What do the following literary quotes have in common?
- The American businessmen, as a class, have demonstrated the greatest productive genius and the most spectacular achievements ever recorded in the economic history of mankind. What reward did they receive from our culture and its intellectuals? The position of a hated, persecuted minority. The position of a scapegoat for the evils of the bureaucrats. -Ayn Rand
- Every parent is at some time the father of the unreturned prodigal, with nothing to do but keep his house open to hope. – John Ciardi
- I wash my hands of those who imagine chattering to be knowledge, silence to be ignorance, and affection to be art. – Kahlil Gibran
Could you guess that each of the quotation above make some reference or allusion originating from the Bible?
Frequently, one of the categories on the game show Jeopardy will test Bible knowledge. This should not be a surprise to anyone since, as even the creators of Jeopardy know, Bible knowledge is still considered general knowledge. And this category should be a cash cow for all the intelligent contestants the show prides itself on cultivating; should you rather be entertained by a judicious selection of idiots and airheads, you may wish to tune into MTV. Unfortunately, I find that even the cream of North American intellect featured on Jeopardy is woefully illiterate when it comes to the Bible; one of the contestants may dominate the category while the other two stand there blinking like parakeets in a cage.
To say that the Bible is “just a book” is simply ignorant. The Bible is not “just a book” even if you don’t believe a word of it or hate it altogether. Consider the following quote:
- Not to know the Bible is, in some ways, to be illiterate, to neglect the very roots of philosophy, art, literature, poetry and music.
This comes from American Fascists: The Christian Right and the War on America by Chris Hedges who, as you know, is not at all sympathetic to my worldview. Having read all his books I’m still not sure if Hedges even believes in God at all despite (or maybe because of) his Harvard Divinity degree. Nevertheless, he knows enough, as do all educated people, that the Bible is not “just a book”.
In fact the Bible is not even a book—it’s a collection of books with contributors from all facets of life: chronicler, fisherman, tax-collector, physician, farmer, intellect, king, lawyer, shepherd, philosopher, renegade, Jew, and Gentile. The collection consists of multiple literary genres: poetry, history, prophecy, genealogy, biography, tutorial, lyrical, legal, letters and accounting. The work also spans several millennia describing a chronology of events that include wars, empires, heroes, heroines, people and places that still exist or have been wiped off the face of the Earth altogether. And yet, with all this variety and scale, the book relates an astonishingly cohesive theme.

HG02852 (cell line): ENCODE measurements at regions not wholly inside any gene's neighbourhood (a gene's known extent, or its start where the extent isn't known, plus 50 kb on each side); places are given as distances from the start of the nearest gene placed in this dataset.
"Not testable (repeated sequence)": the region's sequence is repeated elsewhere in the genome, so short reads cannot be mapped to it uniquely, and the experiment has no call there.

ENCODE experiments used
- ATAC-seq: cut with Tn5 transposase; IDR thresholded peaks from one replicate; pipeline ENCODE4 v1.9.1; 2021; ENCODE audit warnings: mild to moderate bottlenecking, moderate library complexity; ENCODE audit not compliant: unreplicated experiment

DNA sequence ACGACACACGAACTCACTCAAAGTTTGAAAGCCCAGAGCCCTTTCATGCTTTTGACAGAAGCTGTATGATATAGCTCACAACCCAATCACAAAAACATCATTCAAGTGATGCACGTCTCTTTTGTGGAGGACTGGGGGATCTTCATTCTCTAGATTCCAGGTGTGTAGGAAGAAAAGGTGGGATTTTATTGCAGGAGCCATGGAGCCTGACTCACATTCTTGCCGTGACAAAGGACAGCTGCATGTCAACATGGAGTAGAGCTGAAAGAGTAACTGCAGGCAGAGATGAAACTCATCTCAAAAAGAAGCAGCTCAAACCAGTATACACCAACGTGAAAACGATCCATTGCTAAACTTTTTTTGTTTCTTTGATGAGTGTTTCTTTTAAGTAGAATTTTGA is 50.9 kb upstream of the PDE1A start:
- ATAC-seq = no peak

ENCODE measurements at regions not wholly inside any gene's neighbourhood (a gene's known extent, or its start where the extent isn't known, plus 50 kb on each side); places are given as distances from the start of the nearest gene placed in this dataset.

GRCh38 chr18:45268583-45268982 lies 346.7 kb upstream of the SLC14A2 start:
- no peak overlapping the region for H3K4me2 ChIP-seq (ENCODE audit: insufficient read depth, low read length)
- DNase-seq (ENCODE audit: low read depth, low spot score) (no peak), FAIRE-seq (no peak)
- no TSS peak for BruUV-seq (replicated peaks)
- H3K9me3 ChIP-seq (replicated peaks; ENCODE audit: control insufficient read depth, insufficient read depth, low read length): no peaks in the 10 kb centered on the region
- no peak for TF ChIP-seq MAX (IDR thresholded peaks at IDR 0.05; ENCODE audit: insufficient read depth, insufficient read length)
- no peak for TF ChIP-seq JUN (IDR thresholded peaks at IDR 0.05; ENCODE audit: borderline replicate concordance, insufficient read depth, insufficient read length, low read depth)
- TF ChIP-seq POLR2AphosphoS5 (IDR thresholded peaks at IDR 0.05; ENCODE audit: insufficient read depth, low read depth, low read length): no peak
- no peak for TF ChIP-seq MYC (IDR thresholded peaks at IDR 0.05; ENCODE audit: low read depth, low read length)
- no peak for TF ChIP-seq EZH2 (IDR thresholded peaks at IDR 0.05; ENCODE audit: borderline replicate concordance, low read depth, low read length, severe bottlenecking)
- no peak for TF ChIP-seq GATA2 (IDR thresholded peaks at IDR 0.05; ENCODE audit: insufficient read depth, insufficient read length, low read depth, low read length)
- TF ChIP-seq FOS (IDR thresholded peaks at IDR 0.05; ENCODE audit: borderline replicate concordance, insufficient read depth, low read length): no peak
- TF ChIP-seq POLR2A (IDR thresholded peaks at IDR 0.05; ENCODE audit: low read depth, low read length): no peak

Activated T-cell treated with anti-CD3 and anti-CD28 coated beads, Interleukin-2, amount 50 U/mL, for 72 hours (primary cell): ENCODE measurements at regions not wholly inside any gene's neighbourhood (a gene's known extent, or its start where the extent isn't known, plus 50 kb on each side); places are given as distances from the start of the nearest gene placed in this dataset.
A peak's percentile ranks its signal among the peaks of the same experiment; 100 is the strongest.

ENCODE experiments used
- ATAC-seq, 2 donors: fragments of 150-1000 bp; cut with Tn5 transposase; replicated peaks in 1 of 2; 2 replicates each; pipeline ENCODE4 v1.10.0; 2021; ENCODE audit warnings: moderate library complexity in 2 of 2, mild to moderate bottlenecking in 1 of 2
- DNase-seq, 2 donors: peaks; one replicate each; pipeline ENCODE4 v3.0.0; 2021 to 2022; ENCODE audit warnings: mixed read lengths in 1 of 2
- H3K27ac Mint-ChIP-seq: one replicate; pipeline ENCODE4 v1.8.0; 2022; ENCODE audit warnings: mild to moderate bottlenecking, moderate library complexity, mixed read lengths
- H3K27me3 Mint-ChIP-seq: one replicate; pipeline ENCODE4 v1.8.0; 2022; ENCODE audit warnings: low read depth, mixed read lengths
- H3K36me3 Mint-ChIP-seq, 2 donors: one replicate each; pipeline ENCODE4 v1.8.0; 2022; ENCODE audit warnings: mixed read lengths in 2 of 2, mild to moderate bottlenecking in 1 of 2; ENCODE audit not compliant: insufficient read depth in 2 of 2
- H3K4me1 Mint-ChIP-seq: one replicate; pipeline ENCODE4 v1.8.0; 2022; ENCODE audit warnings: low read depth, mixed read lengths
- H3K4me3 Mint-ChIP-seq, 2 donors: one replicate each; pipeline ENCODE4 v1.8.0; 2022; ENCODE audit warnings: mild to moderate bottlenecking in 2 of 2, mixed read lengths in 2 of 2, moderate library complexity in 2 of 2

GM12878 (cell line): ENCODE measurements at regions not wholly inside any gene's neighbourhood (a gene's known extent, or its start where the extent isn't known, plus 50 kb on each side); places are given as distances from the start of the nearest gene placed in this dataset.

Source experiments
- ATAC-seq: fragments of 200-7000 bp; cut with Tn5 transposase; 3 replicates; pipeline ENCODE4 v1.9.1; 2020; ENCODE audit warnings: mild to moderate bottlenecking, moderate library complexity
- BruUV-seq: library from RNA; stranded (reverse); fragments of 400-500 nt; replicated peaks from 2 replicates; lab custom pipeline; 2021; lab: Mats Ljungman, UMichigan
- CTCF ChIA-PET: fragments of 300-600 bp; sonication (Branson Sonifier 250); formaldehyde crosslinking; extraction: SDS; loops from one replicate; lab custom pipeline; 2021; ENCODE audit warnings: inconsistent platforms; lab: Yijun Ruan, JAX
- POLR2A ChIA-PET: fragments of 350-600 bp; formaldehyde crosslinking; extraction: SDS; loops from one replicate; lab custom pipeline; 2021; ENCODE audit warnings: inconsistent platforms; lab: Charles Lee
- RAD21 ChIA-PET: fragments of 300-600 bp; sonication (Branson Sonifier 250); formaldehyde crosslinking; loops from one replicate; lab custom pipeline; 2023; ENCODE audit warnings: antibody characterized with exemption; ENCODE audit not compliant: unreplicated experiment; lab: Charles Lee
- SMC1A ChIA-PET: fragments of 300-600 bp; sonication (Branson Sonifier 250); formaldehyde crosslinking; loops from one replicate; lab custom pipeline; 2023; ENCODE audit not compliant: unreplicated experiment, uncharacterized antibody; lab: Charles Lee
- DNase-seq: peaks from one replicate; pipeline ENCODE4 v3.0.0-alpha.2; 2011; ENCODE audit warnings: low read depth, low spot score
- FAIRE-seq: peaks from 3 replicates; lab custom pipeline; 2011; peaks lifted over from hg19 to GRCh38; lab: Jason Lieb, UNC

I will not propose that the entirety of the Bible is true since such a conclusion requires, at some point, an act of faith. No one can prove that everything in the Bible actually happened or is factual. Likewise, no one can prove that everything in the Bible is concocted and fictional. In any case, the Bible is not “just a book”.
Given the centrality of the Bible in Western thought and, yes, the religions that lay claim to it—what is astounding is our blanket censorship and virtual book burning of this work at all levels of public and non-sectarian education. At least when I was in high school a mere three decades ago, my polymath English teacher, Mr. Wesley Walker (who I believe was an atheist of Jewish and West Virginian descent) recommended, among other literary works, portions of the Bible including Job, Ecclesiastes and at least one Gospel. Today, with that same recommendation, Mr. Walker and the Montgomery County Public School system would be sued by the ACLU.
 If you could not guess that each of these quotes use a term, phrase or allusion from the Bible you may be suffering from a condition known as illiteracy. Other symptoms may include dizziness from phrases such as “a pearl of great price”, “good Samaritan”, “walk on water”, “golden rule”, “doubting Thomas” and thousands of other references from the works of William Shakespeare, Thomas Hardy, William Blake, Johann Sebastian Bach, Sir Isaac Newton, Thomas Aquinas, Michelangelo, Leo Tolstoy, Fyodor Dostoyevsky and others. Education may relieve the symptoms of illiteracy; as your doctor if an education is right for you.
 I do recommend Hedges War is a Force That Gives Us Meaning and Empire of Illusion.